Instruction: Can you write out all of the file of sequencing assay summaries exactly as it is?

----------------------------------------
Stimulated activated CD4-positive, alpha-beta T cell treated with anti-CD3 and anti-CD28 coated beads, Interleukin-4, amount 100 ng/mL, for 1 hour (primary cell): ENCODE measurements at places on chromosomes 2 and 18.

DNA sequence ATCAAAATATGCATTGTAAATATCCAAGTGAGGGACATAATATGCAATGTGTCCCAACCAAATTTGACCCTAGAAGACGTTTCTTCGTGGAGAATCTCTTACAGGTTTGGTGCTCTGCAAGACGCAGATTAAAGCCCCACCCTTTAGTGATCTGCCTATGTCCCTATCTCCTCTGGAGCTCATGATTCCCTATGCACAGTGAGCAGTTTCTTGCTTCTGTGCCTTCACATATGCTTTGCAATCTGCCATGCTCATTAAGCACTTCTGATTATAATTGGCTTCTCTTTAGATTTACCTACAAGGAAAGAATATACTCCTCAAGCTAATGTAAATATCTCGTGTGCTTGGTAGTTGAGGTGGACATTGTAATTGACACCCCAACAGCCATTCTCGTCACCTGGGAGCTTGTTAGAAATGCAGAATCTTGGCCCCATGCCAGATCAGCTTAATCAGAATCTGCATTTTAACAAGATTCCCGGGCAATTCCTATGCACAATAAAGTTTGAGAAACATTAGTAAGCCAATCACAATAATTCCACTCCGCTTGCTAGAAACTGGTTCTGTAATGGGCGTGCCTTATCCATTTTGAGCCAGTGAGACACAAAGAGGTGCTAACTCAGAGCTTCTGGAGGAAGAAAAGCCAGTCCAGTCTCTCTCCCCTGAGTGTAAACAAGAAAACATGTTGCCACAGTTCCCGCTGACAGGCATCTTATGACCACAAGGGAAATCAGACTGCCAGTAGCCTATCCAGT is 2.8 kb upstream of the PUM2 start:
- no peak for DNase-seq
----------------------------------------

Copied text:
Stimulated activated CD4-positive, alpha-beta T cell treated with anti-CD3 and anti-CD28 coated beads, Interleukin-4, amount 100 ng/mL, for 1 hour (primary cell): ENCODE measurements at places on chromosomes 2 and 18.

DNA sequence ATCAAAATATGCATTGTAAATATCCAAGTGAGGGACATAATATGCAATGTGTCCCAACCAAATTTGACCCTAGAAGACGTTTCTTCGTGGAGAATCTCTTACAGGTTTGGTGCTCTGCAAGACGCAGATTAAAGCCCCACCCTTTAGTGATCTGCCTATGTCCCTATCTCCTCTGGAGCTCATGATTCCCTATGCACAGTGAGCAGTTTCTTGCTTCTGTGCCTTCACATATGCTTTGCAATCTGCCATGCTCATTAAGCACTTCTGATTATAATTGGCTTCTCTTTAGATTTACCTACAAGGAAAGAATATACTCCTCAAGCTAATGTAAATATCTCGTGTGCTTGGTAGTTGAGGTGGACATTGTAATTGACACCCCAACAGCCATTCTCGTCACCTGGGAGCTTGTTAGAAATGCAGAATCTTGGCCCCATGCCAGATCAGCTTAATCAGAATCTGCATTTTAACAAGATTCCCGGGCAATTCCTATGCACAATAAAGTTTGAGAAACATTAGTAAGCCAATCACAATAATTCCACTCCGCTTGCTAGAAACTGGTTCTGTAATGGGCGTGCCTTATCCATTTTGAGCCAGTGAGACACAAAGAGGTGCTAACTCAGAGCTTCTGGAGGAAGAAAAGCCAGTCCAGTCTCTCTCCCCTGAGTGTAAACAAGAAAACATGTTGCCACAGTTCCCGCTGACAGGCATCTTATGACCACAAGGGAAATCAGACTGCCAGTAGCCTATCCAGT is 2.8 kb upstream of the PUM2 start:
- no peak for DNase-seq